Today the Big Apple proved what I expect for 2018 to be the norm: welcome back volatility.
Even now, the S&P 500 Index has not seen a 5% drop, which is pretty normal for stock market indices over a year, in over 400 trading sessions straight. That’s a record since the index was created in 1957.
Investopedia reckons that “the long-term chart of the S&P 500’s price history also doubles as a reading of the emotional highs and lows of investors.”
At one stage overnight, the most watched stock market index in the world — the Dow Jones Industrial Average (which incidentally is made up of only 30 stocks, though they’re some of the biggest names in the world of business) slumped over 600 points!
The index was on track for the first back-to-back losses for the year. So, this is what volatility looks like and we’d better get ready for more of this, as normalcy starts returning to the world economy and world markets.
But why did this happen and should we be worried?
With this 600-plus drop of the Dow, the headline makers were telling us that the Index was on track for the biggest one-day point loss since May last year. Even in a year, when the Dow went from 19,963.8 on 2 January 2017 to its current level of 25,102 (over a 5000-poing gain or around 25%), this reminds us you still can have some ‘bad days at the office’! That aside, have a look at the Dow over 2017:
With a gain of that proportion in one year, you’d have to come from La-La Land if you thought that kind of thing can continue. And it’s why I say volatility is on the menu for 2018 but stocks will still be worth ‘consuming.’
These sell offs will be buying opportunities for anyone who believes or accepts my analysis that stocks have probably two good years left before being spooked.
I’m not totally and blindly committed to this view, so you should watch this space for any adjustments to this story, but, at this stage, I think it has money-making merit.
So why the sell-off overnight? Well, you can blame it on the bond market, which this week went for a skip higher with its yields, which is another way of saying that professional money market interest rates went higher.
Right now, the strength of the Trump-influenced US economy has experts expecting three to four interest rate rises this year and the bond market has the history of making judgment calls on the future and its players try to get in first.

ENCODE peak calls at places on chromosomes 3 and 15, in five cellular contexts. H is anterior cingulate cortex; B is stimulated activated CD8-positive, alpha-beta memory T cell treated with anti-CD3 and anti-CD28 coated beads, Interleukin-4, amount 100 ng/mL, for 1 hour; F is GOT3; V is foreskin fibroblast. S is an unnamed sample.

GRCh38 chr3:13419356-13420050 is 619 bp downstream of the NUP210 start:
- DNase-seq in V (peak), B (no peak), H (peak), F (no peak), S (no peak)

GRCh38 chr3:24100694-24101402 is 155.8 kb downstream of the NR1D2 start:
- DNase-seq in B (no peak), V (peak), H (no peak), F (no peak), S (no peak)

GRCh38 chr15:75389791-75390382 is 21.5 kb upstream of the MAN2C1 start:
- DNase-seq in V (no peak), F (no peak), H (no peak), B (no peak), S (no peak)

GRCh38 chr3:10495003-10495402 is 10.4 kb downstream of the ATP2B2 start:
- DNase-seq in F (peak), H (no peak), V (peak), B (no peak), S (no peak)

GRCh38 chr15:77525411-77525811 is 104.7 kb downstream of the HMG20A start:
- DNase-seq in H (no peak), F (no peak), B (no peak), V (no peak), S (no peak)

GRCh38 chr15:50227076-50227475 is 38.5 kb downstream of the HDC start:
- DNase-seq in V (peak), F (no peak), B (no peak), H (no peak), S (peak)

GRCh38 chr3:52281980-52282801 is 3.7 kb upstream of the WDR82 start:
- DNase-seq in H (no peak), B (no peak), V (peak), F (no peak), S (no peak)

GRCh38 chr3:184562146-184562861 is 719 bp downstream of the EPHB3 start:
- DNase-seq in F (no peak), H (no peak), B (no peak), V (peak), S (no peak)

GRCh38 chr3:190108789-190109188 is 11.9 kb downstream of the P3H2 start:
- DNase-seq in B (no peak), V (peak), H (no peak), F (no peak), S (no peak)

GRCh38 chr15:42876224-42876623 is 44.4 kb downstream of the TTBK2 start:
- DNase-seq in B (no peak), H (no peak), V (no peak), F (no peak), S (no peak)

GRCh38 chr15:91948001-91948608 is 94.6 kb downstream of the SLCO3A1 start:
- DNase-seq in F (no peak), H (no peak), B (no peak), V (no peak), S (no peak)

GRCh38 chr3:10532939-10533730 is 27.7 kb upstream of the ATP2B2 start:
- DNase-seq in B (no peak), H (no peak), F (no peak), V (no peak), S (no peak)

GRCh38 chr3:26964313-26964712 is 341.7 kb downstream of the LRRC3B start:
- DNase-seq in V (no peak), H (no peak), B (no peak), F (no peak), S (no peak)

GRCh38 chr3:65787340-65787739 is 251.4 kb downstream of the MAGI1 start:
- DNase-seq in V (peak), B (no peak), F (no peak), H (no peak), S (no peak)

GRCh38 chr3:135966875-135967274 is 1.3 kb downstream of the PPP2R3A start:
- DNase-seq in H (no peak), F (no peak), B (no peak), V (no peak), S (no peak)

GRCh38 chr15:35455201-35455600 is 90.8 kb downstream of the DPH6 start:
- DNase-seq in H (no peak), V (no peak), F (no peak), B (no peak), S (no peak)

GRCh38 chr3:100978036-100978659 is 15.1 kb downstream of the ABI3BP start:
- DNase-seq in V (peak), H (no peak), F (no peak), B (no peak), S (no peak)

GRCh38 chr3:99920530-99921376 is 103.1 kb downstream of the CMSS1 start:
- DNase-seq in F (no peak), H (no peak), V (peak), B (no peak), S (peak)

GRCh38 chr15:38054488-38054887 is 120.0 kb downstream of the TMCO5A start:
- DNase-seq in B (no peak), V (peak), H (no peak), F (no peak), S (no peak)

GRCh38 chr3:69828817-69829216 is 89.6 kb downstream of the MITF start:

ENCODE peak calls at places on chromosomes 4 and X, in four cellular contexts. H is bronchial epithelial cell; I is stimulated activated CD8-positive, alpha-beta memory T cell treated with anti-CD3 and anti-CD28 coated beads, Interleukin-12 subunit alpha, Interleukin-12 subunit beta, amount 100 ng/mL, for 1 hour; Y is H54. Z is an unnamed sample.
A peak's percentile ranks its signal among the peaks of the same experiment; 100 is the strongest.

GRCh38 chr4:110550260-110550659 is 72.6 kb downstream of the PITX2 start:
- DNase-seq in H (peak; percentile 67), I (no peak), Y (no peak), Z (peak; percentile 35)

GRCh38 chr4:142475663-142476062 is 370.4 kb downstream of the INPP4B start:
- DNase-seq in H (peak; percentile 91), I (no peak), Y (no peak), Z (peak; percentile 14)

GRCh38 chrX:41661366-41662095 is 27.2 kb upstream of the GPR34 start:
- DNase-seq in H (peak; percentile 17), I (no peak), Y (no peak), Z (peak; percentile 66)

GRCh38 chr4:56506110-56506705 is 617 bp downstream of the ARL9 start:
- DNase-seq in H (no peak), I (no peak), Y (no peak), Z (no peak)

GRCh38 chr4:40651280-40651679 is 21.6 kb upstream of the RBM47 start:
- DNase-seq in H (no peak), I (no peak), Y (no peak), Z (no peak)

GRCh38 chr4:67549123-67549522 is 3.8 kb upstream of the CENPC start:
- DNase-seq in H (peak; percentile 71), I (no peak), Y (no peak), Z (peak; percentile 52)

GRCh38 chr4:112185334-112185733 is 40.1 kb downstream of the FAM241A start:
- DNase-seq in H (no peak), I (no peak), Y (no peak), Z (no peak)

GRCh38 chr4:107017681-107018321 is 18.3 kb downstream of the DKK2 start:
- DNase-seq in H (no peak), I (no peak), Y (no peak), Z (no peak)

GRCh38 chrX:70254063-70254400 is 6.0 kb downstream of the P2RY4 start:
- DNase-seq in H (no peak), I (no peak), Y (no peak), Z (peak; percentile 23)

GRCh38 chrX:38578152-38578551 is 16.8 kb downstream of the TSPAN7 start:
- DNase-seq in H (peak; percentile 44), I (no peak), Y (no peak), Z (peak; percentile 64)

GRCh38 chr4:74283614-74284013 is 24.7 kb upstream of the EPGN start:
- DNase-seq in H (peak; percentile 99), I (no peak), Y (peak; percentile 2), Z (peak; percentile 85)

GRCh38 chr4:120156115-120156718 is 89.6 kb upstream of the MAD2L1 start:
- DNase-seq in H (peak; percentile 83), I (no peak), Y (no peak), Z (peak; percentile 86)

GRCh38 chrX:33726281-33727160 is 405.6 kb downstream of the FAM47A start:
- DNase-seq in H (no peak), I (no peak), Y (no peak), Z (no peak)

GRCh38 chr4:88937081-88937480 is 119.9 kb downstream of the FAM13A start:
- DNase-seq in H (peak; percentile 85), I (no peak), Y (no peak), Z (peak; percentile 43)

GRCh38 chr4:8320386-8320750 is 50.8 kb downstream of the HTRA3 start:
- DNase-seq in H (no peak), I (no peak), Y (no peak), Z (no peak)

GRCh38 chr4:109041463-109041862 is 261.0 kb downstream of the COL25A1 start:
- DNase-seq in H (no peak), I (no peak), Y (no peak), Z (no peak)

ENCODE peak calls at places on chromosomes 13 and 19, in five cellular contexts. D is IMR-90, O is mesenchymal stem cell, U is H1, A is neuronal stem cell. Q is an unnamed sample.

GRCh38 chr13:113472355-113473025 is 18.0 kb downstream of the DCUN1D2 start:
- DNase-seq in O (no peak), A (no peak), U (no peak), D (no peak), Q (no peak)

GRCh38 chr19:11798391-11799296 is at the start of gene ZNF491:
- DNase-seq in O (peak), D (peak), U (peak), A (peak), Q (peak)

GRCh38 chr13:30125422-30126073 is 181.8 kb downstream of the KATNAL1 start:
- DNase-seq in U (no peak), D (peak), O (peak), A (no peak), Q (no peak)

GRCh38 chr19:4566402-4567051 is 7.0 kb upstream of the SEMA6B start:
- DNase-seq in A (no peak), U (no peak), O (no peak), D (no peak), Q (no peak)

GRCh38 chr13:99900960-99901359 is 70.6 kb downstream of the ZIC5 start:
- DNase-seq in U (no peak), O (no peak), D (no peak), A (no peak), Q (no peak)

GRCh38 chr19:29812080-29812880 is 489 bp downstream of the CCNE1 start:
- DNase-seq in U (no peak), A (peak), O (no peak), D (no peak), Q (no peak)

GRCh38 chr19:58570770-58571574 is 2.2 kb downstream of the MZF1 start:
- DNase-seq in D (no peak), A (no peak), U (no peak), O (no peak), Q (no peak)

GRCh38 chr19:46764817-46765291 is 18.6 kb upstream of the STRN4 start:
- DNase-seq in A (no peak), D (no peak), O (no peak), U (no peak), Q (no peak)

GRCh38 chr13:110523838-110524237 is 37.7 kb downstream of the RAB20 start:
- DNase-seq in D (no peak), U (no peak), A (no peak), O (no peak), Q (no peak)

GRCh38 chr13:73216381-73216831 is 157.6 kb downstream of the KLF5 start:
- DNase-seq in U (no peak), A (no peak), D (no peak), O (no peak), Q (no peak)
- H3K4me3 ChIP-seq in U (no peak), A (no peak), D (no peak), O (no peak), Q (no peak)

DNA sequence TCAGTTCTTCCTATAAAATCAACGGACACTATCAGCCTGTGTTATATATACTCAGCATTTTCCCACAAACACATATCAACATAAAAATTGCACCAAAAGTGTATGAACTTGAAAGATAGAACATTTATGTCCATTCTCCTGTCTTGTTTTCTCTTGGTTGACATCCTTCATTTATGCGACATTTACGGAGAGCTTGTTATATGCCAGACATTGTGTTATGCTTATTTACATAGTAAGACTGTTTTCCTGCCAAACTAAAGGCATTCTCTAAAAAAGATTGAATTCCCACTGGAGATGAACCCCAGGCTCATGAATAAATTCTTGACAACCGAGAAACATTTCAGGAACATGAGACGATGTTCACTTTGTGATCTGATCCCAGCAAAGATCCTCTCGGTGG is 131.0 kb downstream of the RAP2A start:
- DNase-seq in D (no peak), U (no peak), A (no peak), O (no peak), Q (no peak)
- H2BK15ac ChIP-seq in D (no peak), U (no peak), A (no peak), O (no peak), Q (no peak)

There is a perception that the bond market is always right but that’s BS. It can be good at guessing the future but they do get it wrong.
When Donald Trump became President, the bond market was negative and wasn’t telling us that good times were coming for the US, that unemployment would fall, the economy would boom and the Dow would slap on over 5000 points!
The bond market was worried about deflation and less positive matters. That said, the fact that yields are rising says the bond market has gone positive on the US economy. And that’s why it expects higher inflation and higher interest rates. In a nutshell, I’m describing a US economy that is finally ridding itself of the black cloud hangovers of the GFC, or Great Recession as the Yanks called 2007-2009.
On Monday night on my TV program, I talked to bond market gurus — Anne Anderson from UBS and Steve Goldman from Kapstream Janus Henderson — who both anticipated this kind of stuff from the bond market over the next couple of years. However, both said they weren’t worried about a big, bad, bear bond market developing and both were comfortable having exposure to the stock market.
What we will see from the stock market is more ups and downs but I’m betting it will be on a rising trend when, if you buy quality stocks when the market dips, you will make some nice gains.
One day the stock market will be cause for worry but not yet.
As I recommended — watch this space as I’m in the money-monitoring caper 24/7!
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